HarperCollins Speakers Bureau

John Quinones

Emmy Award-Winning Co-Anchor of ABC’s Primetime


  • Heroes Among Us: Ordinary People, Extraordinary Choices
  • A 20/20 Vision of Hispanic America
  • What Would You Do? How the Small Things Can Lead to the Greatest Impact
  • The Role of Diversity in the 21st Century
  • A Career in Broadcast Journalism


New York

“John Quiñones has spent his career in the heart and sinew of America. Heroes Among Us makes you a promise – that courage, humanity, generosity triumph – that all of us can walk in the footsteps of heroes and learn about bravery, joy, hope, and life lived to the fullest.”
—Diane Sawyer

John Quiñones is anchor of ABC’s What Would You Do?, a co-anchor of Primetime, a correspondent for 20/20, and the author of Heroes Among Us: Ordinary People, Extraordinary Choices (Harper). Winner of seven Emmy Awards, Quiñones has also been honored with the Robert F. Kennedy Journalism Awards Grand Prize for International Reporting. Quiñones joined ABC News in June 1982 and has reported for World News with Charles Gibson, Nightline, and Good Morning America. A sought after speaker, he has been a keynote speaker, diversity speaker, commencement speaker, and after-dinner speaker at universities, diversity conferences, and charitable organizations across the country.

Inspired by ABC’s popular Primetime and 20/20 special, What Would You Do?, Heroes Among Us shares stories of selflessness, strength, and bravery, offers inspiration, and ultimately challenges each of us to learn from the great deeds of our neighbors and, in turn, to follow in that same heroic spirit. According to Quiñones, truly heroic individuals are people who make difficult choices, even in the face of danger, without giving in to fear. They don’t expect fame or money for their efforts – they’re just doing the right thing. They are compassionate and courageous, and our world would be a far worse place without them. They rarely get the recognition they deserve.

In addition to sharing the many stories of heroes he’s met, he also shares his own touching personal narrative of his rise from humble roots as the son of a laborer and a house cleaner to his life as a network anchor. His is one of the most American of stories. Quiñones reminds us all of the courage and dignity it takes to stand up for oneself and those around us, and by chronicling such bravery, he captures America’s can-do spirit, showing that through the slightest good deed, each one of us harbors a hero within.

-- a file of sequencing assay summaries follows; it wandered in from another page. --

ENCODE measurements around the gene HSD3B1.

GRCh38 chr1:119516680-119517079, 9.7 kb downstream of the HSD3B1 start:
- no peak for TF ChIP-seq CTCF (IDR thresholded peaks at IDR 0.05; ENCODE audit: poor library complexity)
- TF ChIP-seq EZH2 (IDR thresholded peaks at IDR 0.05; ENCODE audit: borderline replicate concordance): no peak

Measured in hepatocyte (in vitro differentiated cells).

Quiñones’ recent work includes a Primetime hidden camera report in which he went undercover to reveal how clinics were performing unnecessary surgical procedures as part of a major nation-wide insurance scam. He reported on a religious sect in Northern Arizona that forces its young female members to take part in polygamous marriages. He also reported on such diverse topics as the Elizabeth Smart kidnapping case, the plight of conjoined twins and the ongoing search for the notorious Zodiac killer. He followed along with a group of would-be Mexican immigrants as they attempted to cross into the U.S. via the treacherous route known as “The Devil’s Highway,” and he traveled to Israel for a CINE Award-winning report about suicide bombers.

During the second war in Iraq, Quiñones reported on life inside a busy U.S. military field hospital, and also on the role of female Air Force pilots. On September 11, 2001, Quiñones followed a mother and her daughters as they desperately – and successfully – searched for their husband and father thought trapped in one of the fallen World Trade Center towers.

In September 1999, Quiñones anchored and reported a critically acclaimed ABC News special called “Latin Beat,” focusing on the wave of Latin talent sweeping the United States, the impact of the recent population explosion and how it will affect the nation as a whole. He was awarded an ALMA Award from the National Council of La Raza. Quiñones also contributed reports to ABC News’ unprecedented 24-hour, live, global Millennium broadcast, which won the George Foster Peabody Award.

His reports for 20/20 have included an in-depth look at the unprecedented lawsuit against the Cuban government by a woman who claimed she unknowingly married a spy; an exclusive interview with a Florida teenager who brutally killed her adoptive mother; and a look at sex abuse in schools. Quiñones was honored with a Gabriel Award for his poignant report that followed a young man to Colombia, as he made an emotional journey to reunite with his birth mother after two decades. Quiñones covered the Albanian refugee crisis for a 20/20 one-hour special on Macedonia and Albania.

Quiñones won six national Emmy Awards for his PrimeTime Live, Burning Questions, and 20/20 work. He was awarded an Emmy for his coverage of the Congo’s virgin rainforest, which also won the Ark Trust Wildlife Award.

Quiñones has also been honored with a World Hunger Media Award and a Citation from the Robert F. Kennedy Journalism Awards for “To Save the Children,” his 1990 report on the homeless children of Bogota. He received a 1990 Emmy Award for “Window in the Past,” his look at the Yanomamo Indians.

Originally from San Antonio, Texas, Quiñones received a master’s degree from the Columbia School of Journalism and makes his home in New York City.